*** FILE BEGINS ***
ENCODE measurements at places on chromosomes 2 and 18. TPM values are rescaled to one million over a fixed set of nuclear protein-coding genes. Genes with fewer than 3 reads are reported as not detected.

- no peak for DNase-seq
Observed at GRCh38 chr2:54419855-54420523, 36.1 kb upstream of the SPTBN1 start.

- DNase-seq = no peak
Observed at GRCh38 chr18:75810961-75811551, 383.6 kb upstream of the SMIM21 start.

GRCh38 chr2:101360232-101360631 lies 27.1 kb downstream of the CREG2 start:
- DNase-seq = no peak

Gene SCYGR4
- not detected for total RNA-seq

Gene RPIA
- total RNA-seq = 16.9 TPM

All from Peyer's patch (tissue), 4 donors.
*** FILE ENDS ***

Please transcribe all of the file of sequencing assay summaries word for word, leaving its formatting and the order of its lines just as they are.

ENCODE measurements at places on chromosomes 2 and 18. TPM values are rescaled to one million over a fixed set of nuclear protein-coding genes. Genes with fewer than 3 reads are reported as not detected.

- no peak for DNase-seq
Observed at GRCh38 chr2:54419855-54420523, 36.1 kb upstream of the SPTBN1 start.

- DNase-seq = no peak
Observed at GRCh38 chr18:75810961-75811551, 383.6 kb upstream of the SMIM21 start.

GRCh38 chr2:101360232-101360631 lies 27.1 kb downstream of the CREG2 start:
- DNase-seq = no peak

Gene SCYGR4
- not detected for total RNA-seq

Gene RPIA
- total RNA-seq = 16.9 TPM

All from Peyer's patch (tissue), 4 donors.